Cities change constantly in the open-ended spectacle of daily life, with new buildings being constructed and the repair or demolition of old and redundant structures. However, within this urban flux, some elements endure; from the major urban spaces, the exemplary architectural works, the memorials to major historic events. Over centuries, these urban-artefacts become symbols of civic identity, embedded in the memory of citizens. Also, there are structures that endure through adaptation, embracing change by suitable new uses to old spaces.
This studio explored the “creative” potential of building adaptation. It focused on suitable “retired” buildings in a city, blurring conventional boundaries between architecture and interiors. We researched every aspect of the existing architectural space, including its history and setting, the essence of its emotional power, and its place in the collective urban memory. We then designed inspiring interior-architectural transformations that generated new spatial purposes, experiences, expressions, meaning, emotions and memories.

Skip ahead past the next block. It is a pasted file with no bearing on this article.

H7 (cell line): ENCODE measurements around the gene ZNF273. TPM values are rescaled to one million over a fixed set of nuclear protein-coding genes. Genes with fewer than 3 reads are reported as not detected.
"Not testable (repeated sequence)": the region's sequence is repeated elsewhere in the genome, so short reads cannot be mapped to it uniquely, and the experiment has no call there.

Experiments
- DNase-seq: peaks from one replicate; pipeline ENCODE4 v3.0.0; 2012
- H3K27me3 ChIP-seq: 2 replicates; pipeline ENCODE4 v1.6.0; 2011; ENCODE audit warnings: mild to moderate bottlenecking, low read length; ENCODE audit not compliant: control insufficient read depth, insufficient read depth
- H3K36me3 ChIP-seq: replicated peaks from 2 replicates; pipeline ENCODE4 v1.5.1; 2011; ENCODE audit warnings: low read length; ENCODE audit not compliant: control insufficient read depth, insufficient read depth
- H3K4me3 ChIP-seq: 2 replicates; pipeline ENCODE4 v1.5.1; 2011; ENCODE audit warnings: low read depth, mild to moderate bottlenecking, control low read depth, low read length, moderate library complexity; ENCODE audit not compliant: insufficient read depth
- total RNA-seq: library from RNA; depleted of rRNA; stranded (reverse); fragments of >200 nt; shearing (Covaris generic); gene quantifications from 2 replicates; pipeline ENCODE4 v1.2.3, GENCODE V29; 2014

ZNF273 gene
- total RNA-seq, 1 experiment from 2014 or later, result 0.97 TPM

Students discovered potential of interior design to transform entire buildings. Working from the inside out, we attempted to create interior architecture that stimulates new civic memories.